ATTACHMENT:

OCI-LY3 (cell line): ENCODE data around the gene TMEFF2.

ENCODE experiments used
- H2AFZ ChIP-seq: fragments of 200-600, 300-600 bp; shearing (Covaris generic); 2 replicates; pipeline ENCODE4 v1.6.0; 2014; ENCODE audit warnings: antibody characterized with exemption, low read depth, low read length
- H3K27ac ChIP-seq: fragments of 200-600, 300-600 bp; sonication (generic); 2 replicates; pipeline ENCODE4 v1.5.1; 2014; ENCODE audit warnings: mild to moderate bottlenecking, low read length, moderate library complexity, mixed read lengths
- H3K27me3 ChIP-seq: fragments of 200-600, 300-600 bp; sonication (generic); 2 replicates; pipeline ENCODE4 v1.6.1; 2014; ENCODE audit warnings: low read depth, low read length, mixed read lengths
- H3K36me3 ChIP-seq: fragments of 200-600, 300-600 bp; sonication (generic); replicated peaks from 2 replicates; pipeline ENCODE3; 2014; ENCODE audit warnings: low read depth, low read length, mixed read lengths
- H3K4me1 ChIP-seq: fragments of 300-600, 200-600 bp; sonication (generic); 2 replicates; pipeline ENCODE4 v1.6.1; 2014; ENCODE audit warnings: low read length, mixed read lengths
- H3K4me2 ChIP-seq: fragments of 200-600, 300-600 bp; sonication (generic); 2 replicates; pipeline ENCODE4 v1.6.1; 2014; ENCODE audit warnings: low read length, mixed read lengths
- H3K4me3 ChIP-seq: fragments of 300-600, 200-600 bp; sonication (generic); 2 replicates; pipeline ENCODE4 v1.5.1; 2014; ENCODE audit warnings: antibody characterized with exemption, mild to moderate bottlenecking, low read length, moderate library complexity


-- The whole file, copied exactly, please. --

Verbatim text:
OCI-LY3 (cell line): ENCODE data around the gene TMEFF2.

ENCODE experiments used
- H2AFZ ChIP-seq: fragments of 200-600, 300-600 bp; shearing (Covaris generic); 2 replicates; pipeline ENCODE4 v1.6.0; 2014; ENCODE audit warnings: antibody characterized with exemption, low read depth, low read length
- H3K27ac ChIP-seq: fragments of 200-600, 300-600 bp; sonication (generic); 2 replicates; pipeline ENCODE4 v1.5.1; 2014; ENCODE audit warnings: mild to moderate bottlenecking, low read length, moderate library complexity, mixed read lengths
- H3K27me3 ChIP-seq: fragments of 200-600, 300-600 bp; sonication (generic); 2 replicates; pipeline ENCODE4 v1.6.1; 2014; ENCODE audit warnings: low read depth, low read length, mixed read lengths
- H3K36me3 ChIP-seq: fragments of 200-600, 300-600 bp; sonication (generic); replicated peaks from 2 replicates; pipeline ENCODE3; 2014; ENCODE audit warnings: low read depth, low read length, mixed read lengths
- H3K4me1 ChIP-seq: fragments of 300-600, 200-600 bp; sonication (generic); 2 replicates; pipeline ENCODE4 v1.6.1; 2014; ENCODE audit warnings: low read length, mixed read lengths
- H3K4me2 ChIP-seq: fragments of 200-600, 300-600 bp; sonication (generic); 2 replicates; pipeline ENCODE4 v1.6.1; 2014; ENCODE audit warnings: low read length, mixed read lengths
- H3K4me3 ChIP-seq: fragments of 300-600, 200-600 bp; sonication (generic); 2 replicates; pipeline ENCODE4 v1.5.1; 2014; ENCODE audit warnings: antibody characterized with exemption, mild to moderate bottlenecking, low read length, moderate library complexity